2. Financial and economic loss
Cybercriminals often see SMEs as an easy target, because these companies tend to focus on the operational growth of their business rather than how cybersecure that business is. Criminals direct their attacks primarily at your company’s employees. About 44% of these cyberattacks involve phishing. People are too often the weakest link and sometimes leave the door wide open to cybercriminals. Now that employees are increasingly working from home because of the corona crisis, attention can lapse in the “secure” home environment. For example, the number of phishing attacks during the first lockdown grew by no less than 667%. There was also an increase in so-called whale phishing, in which criminals send an email or WhatsApp message to board members for financial gain. If you fall into this trap, before you know it you’ve transferred money to criminals or given them access to crucial corporate information and systems, with serious financial losses as a result.
3. Service provision in a wider supply chain
The sectors in which your clients work, often combined with the applicable legislation, define the cybersecurity requirements. As an SME, you are often part of a wider supply chain. It is therefore important that you demonstrate to clients that your services operate in a cybersecure manner to ensure business continuity and deliveries. Think of TISAX, a de facto cyber standard in the automobile sector that guarantees a stable and secure supply chain, or the European legislation for the security of critical infrastructure against cyberattacks. You might not be a supplier of drinking water yourself, but if you ensure the maintenance of a water purification installation, you may also have to comply with the applicable cybersecurity legislation.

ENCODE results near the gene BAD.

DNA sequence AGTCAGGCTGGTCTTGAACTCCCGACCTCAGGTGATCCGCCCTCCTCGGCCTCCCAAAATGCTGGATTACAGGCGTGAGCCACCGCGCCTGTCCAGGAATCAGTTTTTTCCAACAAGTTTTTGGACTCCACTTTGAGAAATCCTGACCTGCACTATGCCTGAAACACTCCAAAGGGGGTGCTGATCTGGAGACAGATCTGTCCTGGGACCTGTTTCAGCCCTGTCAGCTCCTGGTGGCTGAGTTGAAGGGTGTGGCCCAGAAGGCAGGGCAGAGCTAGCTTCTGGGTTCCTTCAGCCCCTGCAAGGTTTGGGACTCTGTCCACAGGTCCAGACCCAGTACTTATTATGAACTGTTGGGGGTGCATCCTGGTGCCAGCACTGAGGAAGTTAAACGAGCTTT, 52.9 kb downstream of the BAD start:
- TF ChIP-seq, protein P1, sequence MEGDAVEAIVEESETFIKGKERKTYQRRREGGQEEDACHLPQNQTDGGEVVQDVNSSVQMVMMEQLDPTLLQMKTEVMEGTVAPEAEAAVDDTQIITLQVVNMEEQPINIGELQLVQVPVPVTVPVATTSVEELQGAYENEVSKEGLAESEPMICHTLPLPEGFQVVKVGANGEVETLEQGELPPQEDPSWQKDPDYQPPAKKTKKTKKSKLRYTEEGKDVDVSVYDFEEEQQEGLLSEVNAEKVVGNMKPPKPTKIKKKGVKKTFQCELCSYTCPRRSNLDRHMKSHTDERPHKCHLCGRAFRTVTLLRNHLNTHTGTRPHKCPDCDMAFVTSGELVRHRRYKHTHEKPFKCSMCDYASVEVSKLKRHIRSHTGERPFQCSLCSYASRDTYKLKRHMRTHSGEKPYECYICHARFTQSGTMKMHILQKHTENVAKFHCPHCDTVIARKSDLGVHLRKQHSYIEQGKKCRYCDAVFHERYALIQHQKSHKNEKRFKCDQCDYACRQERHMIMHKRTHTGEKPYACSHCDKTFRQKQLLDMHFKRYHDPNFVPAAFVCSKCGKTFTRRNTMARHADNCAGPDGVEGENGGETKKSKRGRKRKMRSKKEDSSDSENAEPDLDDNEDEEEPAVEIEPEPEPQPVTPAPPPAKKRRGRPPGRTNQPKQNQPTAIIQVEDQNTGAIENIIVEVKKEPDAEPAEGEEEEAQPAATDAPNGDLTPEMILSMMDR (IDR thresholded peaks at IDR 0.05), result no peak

It is equally important that you don’t become a gateway for criminals to your clients. Cybercriminals often see SMEs as an easy target to gain access to larger companies for whom the SME works. Larger companies therefore focus heavily on the cybersecurity of their third parties and suppliers to protect themselves against attacks. SMEs that don’t meet these demands may well find themselves looking for a new contract.
4. Trust in the market and a strong reputation
Regardless of sectoral and regulatory aspects, businesses in general place higher demands on their suppliers in terms of cybersecurity. As an SME, if you are the victim of a major cyberattack it will undoubtedly have a negative impact on your reputation and weaken your position in the market. So by investing in cybersecurity, you not only make your business more robust against attacks, you also set yourself apart from the competition. It gives your clients confidence in the way you treat their data in terms of security and privacy. It also increases the quality and continuity of your service provision and therefore the reputation of your business in the market. Consequently, cybersecurity is an important factor in your success.